Police in the Maldives have arrested former president Mohamed Nasheed under an anti-terror law for the alleged illegal detention of a criminal court judge when he was in power more than three years ago.
Nasheed, the country's first democratically elected president who now leads the main opposition party, was taken into custody in the capital island of Male.
As he was being taken to the nearby Dhoonidhoo prison islet, hundreds of his supporters clashed with police who used pepper spray to keep them at bay.
Nasheed came to power in 2008 and stepped down four years later following a police and military mutiny.
An arrest warrant for Nasheed described him as a flight risk.
Last week, the state prosecutor dropped the charges of abuse of power against Nasheed for allegedly ordering the arrest of the then-criminal court chief judge Abdullah Mohamed in January 2012.
However, he was charged again yesterday under tougher anti-terrorism laws with the same allegation - ordering the arrest and detention of Abdullah Mohamed, who had been accused of corruption.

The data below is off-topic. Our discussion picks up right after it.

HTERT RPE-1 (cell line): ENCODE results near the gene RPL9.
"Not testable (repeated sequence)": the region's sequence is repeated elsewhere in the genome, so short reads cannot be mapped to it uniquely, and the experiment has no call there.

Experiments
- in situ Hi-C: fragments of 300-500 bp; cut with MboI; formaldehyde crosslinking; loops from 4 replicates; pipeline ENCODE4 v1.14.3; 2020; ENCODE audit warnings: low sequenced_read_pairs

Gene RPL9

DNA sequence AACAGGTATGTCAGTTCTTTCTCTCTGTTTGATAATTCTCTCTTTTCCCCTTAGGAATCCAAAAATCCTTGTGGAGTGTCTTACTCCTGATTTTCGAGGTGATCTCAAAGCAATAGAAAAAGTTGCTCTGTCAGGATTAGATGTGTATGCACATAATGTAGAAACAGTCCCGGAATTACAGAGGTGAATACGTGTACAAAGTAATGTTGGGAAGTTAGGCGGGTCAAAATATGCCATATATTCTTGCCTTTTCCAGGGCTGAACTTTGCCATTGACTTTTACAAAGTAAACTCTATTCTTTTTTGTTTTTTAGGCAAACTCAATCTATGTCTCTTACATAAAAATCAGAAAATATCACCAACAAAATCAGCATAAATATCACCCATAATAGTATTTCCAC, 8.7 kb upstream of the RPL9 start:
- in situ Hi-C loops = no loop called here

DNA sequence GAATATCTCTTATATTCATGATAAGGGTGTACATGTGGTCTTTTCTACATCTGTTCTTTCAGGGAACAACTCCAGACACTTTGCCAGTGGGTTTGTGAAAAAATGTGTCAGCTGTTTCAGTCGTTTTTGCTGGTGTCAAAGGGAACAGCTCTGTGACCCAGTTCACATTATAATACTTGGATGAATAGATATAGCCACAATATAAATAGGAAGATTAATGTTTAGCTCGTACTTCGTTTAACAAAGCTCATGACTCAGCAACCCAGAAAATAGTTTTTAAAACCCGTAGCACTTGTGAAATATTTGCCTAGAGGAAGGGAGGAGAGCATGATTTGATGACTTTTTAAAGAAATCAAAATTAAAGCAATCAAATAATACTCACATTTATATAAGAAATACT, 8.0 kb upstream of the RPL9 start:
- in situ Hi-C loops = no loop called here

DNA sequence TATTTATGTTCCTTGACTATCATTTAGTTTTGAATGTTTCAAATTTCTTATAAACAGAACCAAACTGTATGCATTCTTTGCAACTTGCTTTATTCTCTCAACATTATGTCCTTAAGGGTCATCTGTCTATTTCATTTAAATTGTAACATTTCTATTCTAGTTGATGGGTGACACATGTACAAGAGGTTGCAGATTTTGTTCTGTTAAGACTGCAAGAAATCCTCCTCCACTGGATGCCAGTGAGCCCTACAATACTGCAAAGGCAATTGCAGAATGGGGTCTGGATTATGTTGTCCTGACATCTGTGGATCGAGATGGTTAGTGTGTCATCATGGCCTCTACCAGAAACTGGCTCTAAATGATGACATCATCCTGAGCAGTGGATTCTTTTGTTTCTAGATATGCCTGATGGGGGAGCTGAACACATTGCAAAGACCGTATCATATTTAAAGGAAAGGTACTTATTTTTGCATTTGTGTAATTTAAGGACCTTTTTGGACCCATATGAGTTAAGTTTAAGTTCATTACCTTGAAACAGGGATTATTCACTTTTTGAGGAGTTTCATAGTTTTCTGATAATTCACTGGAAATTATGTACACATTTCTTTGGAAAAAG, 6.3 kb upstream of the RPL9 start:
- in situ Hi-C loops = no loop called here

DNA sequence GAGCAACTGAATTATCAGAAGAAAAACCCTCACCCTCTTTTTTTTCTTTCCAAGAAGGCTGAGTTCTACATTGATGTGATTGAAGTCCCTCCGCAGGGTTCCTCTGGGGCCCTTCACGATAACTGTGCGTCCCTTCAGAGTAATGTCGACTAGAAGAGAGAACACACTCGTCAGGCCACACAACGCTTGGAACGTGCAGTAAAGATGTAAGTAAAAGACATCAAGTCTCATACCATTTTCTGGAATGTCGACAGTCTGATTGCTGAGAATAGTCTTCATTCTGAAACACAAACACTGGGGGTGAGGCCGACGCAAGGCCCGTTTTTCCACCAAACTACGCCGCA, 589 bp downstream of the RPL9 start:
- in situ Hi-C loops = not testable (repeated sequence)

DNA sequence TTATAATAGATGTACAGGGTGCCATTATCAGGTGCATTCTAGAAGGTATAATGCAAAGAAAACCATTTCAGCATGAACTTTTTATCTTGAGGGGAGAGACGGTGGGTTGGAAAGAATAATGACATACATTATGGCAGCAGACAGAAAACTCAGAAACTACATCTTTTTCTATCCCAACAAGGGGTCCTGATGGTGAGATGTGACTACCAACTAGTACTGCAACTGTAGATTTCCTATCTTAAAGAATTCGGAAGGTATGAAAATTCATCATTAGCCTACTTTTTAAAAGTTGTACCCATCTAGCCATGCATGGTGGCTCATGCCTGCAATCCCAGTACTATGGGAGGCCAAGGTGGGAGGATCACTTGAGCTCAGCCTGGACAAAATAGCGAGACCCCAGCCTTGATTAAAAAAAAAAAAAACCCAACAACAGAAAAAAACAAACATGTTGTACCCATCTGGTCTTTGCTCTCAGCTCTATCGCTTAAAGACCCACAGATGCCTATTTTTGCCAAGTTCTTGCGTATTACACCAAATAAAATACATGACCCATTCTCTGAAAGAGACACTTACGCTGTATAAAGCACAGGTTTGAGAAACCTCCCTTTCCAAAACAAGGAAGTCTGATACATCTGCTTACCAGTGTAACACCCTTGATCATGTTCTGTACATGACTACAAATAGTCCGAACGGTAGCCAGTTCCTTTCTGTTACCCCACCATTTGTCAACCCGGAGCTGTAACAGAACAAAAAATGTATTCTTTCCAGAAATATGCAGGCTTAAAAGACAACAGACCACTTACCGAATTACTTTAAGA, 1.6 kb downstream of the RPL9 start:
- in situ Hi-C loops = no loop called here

Government minister Mohamed Shareef said Nasheed was arrested because the court thought that he may not honour a summons to stand trial. Shareef said the anti-terrorism laws cover not only acts or planned acts of violence, but a wide range of "acts against the state".
Nasheed's office accused the government of "re-prosecuting ... under trumped-up charges of terrorism".
"There is little hope President Nasheed can be afforded anything approaching a fair trial," it said in a statement.
Nasheed's Maldivian Democratic Party urged the international community to press the government of President Abdulla Yameen to order his release.
The local Minivan news website said four others - including the current Defence Minister Moosa Ali Jaleel, who in 2012 was chief of defence forces under Nasheed - also faced terrorism charges along with the opposition leader.
The case is due to be heard today, Minivan said.
In February 2013 Nasheed took refuge at the Indian High Commission in Male to avoid being arrested in connection with the same case.
Nasheed was a pro-democracy campaigner during Maumoon Abdul Gayyoom's 1978-2008 rule and was arrested a number of times for his activism. He defeated Gayyoom in the country's first multiparty election in 2008.
But Nasheed lost the controversial November 2013 presidential election to Yameen, the half-brother of Maumoon.
This article appeared in the South China Morning Post